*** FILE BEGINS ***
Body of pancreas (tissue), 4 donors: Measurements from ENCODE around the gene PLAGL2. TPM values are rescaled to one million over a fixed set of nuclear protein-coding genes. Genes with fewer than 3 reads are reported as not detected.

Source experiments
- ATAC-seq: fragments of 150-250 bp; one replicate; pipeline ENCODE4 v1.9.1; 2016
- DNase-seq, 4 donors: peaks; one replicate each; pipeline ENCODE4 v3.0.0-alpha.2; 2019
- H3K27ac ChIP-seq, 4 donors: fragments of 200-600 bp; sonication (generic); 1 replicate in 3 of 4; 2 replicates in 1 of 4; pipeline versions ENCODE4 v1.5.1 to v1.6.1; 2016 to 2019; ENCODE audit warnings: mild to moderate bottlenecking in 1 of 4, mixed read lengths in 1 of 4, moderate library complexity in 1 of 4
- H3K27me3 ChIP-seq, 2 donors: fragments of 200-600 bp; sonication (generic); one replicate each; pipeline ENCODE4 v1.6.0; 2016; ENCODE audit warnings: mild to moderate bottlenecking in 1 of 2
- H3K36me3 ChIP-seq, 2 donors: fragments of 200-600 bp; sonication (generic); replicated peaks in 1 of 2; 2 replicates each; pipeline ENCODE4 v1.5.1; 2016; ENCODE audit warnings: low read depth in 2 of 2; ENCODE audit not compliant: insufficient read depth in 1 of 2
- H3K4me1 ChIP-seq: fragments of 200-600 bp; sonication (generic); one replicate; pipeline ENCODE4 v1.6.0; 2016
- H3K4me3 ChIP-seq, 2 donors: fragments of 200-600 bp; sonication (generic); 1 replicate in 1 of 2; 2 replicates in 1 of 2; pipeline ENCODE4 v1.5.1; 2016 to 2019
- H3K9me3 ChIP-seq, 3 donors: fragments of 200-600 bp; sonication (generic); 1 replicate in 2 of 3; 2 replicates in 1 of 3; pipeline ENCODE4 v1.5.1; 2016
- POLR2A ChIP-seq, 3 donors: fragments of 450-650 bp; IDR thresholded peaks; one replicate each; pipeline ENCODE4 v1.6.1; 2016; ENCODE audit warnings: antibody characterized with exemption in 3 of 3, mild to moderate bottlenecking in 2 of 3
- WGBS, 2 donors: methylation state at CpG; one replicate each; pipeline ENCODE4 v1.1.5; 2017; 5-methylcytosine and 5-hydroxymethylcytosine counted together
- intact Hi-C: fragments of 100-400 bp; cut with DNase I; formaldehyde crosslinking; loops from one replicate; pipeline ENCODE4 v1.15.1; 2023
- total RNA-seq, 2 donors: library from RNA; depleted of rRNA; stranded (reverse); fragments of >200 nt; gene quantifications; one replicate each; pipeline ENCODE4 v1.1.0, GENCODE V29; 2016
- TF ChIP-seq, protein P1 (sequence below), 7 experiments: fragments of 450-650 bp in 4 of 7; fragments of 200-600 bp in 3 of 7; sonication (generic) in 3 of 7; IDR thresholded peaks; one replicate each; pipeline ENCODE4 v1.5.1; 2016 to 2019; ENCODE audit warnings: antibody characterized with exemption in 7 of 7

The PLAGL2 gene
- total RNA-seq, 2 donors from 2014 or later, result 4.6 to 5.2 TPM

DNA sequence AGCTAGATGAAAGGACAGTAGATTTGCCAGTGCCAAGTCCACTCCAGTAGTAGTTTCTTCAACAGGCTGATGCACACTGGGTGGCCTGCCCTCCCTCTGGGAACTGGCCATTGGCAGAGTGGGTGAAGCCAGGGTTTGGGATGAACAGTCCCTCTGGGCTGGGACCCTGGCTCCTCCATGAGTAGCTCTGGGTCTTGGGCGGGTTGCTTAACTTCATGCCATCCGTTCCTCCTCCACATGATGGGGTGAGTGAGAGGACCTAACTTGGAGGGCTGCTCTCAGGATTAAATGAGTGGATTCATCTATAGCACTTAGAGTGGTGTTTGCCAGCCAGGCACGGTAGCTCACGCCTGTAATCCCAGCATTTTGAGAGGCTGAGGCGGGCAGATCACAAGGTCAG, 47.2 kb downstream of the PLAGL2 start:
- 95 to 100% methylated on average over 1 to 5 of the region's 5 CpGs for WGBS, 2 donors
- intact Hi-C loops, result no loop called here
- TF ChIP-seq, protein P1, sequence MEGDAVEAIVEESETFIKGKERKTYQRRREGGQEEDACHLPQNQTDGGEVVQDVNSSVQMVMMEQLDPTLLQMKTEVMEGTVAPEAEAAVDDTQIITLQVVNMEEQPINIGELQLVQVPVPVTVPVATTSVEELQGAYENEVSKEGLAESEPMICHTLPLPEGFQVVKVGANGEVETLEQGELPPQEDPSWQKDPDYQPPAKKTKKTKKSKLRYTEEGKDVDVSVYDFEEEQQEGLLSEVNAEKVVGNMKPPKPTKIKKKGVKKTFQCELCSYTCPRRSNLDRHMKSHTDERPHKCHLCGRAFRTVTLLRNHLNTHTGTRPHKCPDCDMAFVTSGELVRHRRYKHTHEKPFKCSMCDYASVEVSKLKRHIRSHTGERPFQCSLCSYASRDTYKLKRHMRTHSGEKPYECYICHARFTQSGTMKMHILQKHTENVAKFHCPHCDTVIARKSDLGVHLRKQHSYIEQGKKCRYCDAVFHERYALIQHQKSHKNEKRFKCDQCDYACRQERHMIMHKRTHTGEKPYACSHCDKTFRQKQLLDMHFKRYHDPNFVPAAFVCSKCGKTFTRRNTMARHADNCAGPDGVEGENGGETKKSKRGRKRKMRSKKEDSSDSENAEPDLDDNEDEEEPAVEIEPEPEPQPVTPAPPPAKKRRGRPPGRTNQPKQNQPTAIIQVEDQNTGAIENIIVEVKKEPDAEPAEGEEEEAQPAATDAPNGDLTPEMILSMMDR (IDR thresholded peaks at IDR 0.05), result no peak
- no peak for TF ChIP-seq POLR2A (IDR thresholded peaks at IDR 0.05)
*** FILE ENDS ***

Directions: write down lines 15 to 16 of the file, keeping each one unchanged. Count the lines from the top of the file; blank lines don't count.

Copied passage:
- TF ChIP-seq, protein P1 (sequence below), 7 experiments: fragments of 450-650 bp in 4 of 7; fragments of 200-600 bp in 3 of 7; sonication (generic) in 3 of 7; IDR thresholded peaks; one replicate each; pipeline ENCODE4 v1.5.1; 2016 to 2019; ENCODE audit warnings: antibody characterized with exemption in 7 of 7

The PLAGL2 gene